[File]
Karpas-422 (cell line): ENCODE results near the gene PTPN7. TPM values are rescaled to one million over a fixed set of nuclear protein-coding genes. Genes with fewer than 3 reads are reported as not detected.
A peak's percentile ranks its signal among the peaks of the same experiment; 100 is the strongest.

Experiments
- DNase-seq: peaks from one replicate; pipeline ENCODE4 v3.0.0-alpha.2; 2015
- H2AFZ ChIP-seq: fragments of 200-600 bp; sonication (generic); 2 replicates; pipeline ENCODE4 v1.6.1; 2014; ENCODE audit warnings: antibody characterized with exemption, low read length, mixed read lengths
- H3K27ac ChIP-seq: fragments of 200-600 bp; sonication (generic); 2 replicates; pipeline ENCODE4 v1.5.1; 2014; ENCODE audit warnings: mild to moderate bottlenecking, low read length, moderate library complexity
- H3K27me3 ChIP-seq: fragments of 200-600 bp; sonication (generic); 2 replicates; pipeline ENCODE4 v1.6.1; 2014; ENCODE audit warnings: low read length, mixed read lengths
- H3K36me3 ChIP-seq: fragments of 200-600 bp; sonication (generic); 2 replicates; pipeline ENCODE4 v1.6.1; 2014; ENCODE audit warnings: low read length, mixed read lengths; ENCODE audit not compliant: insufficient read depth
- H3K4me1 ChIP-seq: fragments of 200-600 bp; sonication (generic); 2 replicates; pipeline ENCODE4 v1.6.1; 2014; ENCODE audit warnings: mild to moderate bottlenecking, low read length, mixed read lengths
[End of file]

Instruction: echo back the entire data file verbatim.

Karpas-422 (cell line): ENCODE results near the gene PTPN7. TPM values are rescaled to one million over a fixed set of nuclear protein-coding genes. Genes with fewer than 3 reads are reported as not detected.
A peak's percentile ranks its signal among the peaks of the same experiment; 100 is the strongest.

Experiments
- DNase-seq: peaks from one replicate; pipeline ENCODE4 v3.0.0-alpha.2; 2015
- H2AFZ ChIP-seq: fragments of 200-600 bp; sonication (generic); 2 replicates; pipeline ENCODE4 v1.6.1; 2014; ENCODE audit warnings: antibody characterized with exemption, low read length, mixed read lengths
- H3K27ac ChIP-seq: fragments of 200-600 bp; sonication (generic); 2 replicates; pipeline ENCODE4 v1.5.1; 2014; ENCODE audit warnings: mild to moderate bottlenecking, low read length, moderate library complexity
- H3K27me3 ChIP-seq: fragments of 200-600 bp; sonication (generic); 2 replicates; pipeline ENCODE4 v1.6.1; 2014; ENCODE audit warnings: low read length, mixed read lengths
- H3K36me3 ChIP-seq: fragments of 200-600 bp; sonication (generic); 2 replicates; pipeline ENCODE4 v1.6.1; 2014; ENCODE audit warnings: low read length, mixed read lengths; ENCODE audit not compliant: insufficient read depth
- H3K4me1 ChIP-seq: fragments of 200-600 bp; sonication (generic); 2 replicates; pipeline ENCODE4 v1.6.1; 2014; ENCODE audit warnings: mild to moderate bottlenecking, low read length, mixed read lengths